Robert J. Sawyer

Hugo and Nebula Award-Winning Science Fiction Writer

Bill Joy, 15 years on

by Rob - March 16th, 2015.
Filed under: Nonfiction, op-ed.

Fifteen years ago this week, Bill Joy‘s famous antitechnology manifesto “Why The Future Doesn’t Need Us” appeared in Wired magazine. The Globe and Mail asked me for an op-ed in response, which appeared fifteen years ago today, on March 16, 2000. Here it is.

Robert J. Sawyer online:

2 Responses to Bill Joy, 15 years on

  1. It’s interesting that you agreed with Joy about the dangers of AI: then went on to write WWW.

    I think you’re wrong (though, admittedly, the costs of ME being wrong might be too high to risk) . You referenced Neuromancer’s Turing organization, which tries to put the brakes on AI, but you missed the far more important point that Neuromancer made: an AI’s own compulsions and needs may (and probably will) be so different from ours as to make us irrelevant to it. Why would it need to fight us? By the time it comes about, the AI will already control most if not all of our resource extraction and manufacturing, so we can’t threaten it. We put out traps when the mice get too annoying, but for the most part we let mice live. AI’s will swat us if we bother them, but for the most part will let us live our lives.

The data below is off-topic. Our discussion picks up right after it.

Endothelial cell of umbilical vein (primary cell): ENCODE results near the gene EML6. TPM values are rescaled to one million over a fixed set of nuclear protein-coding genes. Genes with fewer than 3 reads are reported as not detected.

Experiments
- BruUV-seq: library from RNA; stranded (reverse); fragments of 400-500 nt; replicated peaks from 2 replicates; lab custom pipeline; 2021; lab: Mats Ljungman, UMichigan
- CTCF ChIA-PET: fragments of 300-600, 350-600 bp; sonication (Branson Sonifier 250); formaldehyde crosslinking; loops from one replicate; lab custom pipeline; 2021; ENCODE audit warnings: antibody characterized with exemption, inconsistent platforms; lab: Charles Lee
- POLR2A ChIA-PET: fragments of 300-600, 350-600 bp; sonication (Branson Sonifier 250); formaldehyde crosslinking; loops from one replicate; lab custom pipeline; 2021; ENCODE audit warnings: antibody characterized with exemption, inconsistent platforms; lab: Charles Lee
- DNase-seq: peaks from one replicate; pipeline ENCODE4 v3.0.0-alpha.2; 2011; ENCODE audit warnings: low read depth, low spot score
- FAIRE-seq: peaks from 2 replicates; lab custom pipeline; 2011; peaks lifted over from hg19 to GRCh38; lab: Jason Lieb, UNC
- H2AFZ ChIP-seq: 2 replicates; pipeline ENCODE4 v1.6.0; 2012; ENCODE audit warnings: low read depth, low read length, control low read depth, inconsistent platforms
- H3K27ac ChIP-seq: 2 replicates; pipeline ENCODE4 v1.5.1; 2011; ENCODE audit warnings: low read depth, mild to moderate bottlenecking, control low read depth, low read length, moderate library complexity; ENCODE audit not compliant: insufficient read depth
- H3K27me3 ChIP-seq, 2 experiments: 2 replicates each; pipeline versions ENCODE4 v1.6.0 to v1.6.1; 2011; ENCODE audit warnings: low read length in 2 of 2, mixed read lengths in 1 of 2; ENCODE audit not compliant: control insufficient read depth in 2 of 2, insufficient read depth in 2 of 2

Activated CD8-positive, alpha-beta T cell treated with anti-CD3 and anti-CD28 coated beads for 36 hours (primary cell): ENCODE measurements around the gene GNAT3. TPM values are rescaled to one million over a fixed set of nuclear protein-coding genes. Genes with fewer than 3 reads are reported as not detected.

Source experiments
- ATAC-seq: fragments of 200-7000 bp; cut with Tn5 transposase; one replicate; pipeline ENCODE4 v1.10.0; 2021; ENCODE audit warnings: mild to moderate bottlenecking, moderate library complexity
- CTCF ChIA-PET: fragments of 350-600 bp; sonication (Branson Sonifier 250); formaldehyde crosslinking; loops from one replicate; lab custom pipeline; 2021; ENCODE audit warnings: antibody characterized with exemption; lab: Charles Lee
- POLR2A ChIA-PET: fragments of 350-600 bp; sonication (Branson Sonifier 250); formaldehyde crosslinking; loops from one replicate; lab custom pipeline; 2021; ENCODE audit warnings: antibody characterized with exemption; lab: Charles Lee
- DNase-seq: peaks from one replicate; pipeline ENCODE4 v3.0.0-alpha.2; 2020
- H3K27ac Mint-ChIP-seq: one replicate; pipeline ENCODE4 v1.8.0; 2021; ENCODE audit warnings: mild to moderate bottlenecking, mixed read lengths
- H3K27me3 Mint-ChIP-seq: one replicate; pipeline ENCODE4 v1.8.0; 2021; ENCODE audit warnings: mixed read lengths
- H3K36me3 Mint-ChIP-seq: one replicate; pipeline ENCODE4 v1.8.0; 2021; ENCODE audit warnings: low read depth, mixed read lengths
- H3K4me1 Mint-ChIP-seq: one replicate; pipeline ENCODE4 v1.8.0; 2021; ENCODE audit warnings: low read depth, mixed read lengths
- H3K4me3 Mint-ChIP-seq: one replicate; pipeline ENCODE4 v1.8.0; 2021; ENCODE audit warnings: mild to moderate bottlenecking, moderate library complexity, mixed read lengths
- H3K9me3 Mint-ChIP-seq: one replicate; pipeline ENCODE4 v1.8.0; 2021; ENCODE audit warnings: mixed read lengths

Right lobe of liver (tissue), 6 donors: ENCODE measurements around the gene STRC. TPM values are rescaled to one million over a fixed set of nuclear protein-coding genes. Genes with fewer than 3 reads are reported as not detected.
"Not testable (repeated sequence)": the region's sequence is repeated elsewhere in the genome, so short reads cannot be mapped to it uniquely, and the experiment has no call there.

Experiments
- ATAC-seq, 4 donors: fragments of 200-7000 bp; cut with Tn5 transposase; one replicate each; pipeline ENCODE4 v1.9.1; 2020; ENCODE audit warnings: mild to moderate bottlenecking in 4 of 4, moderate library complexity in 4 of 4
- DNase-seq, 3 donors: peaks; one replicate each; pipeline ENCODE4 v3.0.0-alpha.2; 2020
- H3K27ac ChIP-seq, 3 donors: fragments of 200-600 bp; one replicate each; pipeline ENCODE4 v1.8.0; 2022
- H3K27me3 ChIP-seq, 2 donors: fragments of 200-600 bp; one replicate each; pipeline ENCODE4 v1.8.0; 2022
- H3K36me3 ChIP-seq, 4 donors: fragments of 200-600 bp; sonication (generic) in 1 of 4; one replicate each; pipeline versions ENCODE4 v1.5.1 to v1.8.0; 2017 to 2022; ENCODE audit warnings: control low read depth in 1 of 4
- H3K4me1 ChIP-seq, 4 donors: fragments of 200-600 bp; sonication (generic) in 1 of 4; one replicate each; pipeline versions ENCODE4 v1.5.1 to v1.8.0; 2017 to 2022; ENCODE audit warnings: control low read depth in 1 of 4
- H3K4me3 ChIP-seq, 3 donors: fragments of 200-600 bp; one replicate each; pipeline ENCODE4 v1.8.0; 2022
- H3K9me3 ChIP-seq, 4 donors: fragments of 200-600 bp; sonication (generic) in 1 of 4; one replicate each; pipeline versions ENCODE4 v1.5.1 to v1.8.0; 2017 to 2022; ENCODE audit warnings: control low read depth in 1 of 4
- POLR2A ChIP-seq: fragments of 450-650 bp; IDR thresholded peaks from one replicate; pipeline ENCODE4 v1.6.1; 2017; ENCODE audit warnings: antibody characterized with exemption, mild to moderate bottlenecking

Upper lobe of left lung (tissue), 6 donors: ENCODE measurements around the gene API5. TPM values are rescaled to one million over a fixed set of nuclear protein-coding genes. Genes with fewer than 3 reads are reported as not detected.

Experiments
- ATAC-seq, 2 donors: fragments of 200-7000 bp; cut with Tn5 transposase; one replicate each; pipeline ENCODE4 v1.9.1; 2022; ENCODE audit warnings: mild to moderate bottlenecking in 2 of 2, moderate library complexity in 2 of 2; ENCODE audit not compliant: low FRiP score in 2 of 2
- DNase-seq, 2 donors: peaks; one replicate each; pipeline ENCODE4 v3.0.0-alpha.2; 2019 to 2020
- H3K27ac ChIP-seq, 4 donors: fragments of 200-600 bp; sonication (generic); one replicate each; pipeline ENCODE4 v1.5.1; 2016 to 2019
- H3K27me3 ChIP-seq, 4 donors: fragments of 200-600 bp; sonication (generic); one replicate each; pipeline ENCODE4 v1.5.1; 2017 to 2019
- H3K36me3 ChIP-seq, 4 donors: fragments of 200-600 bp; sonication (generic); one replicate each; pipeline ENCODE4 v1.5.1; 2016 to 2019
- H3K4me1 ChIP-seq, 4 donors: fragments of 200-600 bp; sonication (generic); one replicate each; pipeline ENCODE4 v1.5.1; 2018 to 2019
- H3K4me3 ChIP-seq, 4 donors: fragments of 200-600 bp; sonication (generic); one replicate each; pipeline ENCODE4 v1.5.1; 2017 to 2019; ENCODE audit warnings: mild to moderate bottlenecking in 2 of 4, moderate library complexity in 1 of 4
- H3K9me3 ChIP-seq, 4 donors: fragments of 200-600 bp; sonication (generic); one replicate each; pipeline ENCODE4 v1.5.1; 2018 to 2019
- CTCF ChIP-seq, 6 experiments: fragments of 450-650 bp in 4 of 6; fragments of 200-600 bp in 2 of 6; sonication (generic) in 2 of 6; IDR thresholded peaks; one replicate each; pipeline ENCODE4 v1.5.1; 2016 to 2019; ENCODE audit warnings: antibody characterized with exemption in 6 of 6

Neither can I agree with Hans Moravec. I don’t think “humanity’s job is to manufacture its own successors.” We might do that. We might manufacture another life form whose path is entirely orthogonal. Or, of course, we might not ever create an AI.

  2. Well, we agree to disagree. And I certainly didn’t miss anything; that’s an unfair rhetorical trick (“you referenced this part of a book but not that” does not equal “you missed the point”); further, the Turing Police notion was new and clever in 1984 when Bill Gibson put it forward in NEUROMANCER; the notion that AI might have nothing in common with us was hardly new, even then.

    In any event, I don’t necessarily agree with your gloss on Gibson’s fictional point about our irrelevancy to AIs, for which there is, as yet, no empirical evidence; sure, it’s possible that AIs will find us irrelevant — but it’s not an axiom that they must. I still think conscious AI is a potentially existential danger to humanity (and so do Stephen Hawking, Bill Gates, and Elon Musk), although it’s not necessarily one — hence the WWW trilogy, mapping out the possibility (but by no means the certainty) of an alternative win-win scenario.

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